Fire of Love

Katia and Maurice Krafft loved two things — each other, and volcanoes. For two decades, the daring French volcanologist couple were seduced by the thrill and danger of this elemental love triangle. They roamed the planet, chasing eruptions and their aftermath, documenting their discoveries in stunning photographs and breathtaking film to share with an increasingly curious public in media appearances and lecture tours. Ultimately, Katia and Maurice would lose their lives during a 1991 volcanic explosion on Japan’s Mount Unzen, but they would leave a legacy that would forever enrich our knowledge of the natural world.

  • Released:
  • Runtime: 120 minutes
  • Genre: Documentaries
  • Stars: Miranda July, Katia Krafft, Maurice Krafft
  • Director: Sara Dosa
  • glenaobrien - 13 March 2024
    Not exactly a volcanic love
    Fire of Love is an Oscar-nominated National Geographic documentary about vulcanologists Katia and Maurice Krafft. They were drawn together through a mutual fascination with volcanoes and spent their lives filming documentaries and educating people about them. Some of the footage is incredible. Though it's pitched as a love story, I found Maurice at times quite dismissive of Katia and couldn't see much love on display. Love of volcanoes, sure, but the chemistry between them wasn't exactly volcanic. There's plenty to marvel at here but more in terms of the natural wonders on display than the human story.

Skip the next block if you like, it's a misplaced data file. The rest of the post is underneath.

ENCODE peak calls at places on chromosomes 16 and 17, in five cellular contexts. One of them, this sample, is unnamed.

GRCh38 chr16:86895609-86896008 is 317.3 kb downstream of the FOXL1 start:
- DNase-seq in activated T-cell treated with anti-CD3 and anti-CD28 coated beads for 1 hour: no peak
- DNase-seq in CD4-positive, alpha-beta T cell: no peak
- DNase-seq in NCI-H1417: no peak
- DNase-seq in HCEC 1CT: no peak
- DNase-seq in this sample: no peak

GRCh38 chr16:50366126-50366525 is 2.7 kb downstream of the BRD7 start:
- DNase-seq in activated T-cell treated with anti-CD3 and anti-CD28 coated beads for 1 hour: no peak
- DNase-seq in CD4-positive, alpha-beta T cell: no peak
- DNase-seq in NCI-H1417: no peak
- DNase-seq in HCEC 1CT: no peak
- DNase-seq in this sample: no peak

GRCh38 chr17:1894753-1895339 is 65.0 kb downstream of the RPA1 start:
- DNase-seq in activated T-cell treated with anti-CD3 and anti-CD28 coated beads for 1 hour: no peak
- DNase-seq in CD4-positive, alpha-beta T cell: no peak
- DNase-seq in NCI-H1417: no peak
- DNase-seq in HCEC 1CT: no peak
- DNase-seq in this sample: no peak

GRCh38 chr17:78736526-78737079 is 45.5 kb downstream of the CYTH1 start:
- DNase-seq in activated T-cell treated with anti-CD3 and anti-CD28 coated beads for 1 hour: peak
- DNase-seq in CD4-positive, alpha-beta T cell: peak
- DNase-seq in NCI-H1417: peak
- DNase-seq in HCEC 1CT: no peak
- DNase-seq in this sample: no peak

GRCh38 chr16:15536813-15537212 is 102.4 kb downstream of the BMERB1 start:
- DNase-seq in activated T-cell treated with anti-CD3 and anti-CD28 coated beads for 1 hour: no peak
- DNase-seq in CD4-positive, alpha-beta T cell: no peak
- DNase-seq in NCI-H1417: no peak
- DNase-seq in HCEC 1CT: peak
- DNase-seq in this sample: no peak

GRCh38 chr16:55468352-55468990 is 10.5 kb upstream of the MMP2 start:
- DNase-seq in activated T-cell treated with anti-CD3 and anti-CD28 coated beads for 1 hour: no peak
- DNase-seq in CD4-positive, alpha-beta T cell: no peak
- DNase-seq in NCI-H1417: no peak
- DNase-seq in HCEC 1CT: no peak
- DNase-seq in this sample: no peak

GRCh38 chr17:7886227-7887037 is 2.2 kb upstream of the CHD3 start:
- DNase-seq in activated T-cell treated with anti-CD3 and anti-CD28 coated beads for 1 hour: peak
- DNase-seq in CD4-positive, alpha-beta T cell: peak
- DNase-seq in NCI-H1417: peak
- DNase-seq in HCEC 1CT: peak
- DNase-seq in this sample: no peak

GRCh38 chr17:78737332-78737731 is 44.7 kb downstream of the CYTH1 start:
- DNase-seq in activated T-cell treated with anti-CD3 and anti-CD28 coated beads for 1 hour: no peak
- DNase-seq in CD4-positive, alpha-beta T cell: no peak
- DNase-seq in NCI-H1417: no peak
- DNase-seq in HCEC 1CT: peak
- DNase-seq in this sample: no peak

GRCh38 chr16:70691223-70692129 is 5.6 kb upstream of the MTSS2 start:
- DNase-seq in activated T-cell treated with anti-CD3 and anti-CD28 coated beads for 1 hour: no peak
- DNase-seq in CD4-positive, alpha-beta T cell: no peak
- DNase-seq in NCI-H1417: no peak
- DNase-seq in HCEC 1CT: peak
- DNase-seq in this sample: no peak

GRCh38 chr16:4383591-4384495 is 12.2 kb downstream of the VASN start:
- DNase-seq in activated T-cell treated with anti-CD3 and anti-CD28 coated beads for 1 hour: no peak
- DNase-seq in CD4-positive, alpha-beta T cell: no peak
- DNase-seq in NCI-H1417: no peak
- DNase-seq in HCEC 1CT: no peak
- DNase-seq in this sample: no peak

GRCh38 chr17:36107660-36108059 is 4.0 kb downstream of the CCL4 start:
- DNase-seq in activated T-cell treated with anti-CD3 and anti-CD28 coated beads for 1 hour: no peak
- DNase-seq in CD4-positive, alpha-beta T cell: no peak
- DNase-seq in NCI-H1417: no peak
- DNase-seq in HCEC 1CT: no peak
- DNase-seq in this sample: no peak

• kawtharffathalla - 24 May 2023
    "When you could die at any moment, what do you leave behind?"
    "When you could die at any moment, what do you leave behind?"

    This documentary is a poetic exploration of curiosity, heated love, and what's left to be shared/told legacy of scientific devotion and a fatal passion/ obsession, and I'm here for it all.

    Never thought a documentary about volcanos and love could be this fascinating.

    It's the 4:3 for me, The archive footage is very astonishingly impressive!! The Kraffts were incredible storytellers on their own. And building a documentary using the majority of that real archival imagery amplified the watching experience, as it makes you enter a fascinating mental state viewing the Kraffts journey with a sense of proximity given the truthful reflection of their charismatic identities and romance, passionate career-centered lifestyle, and their obsessive important scientific studies.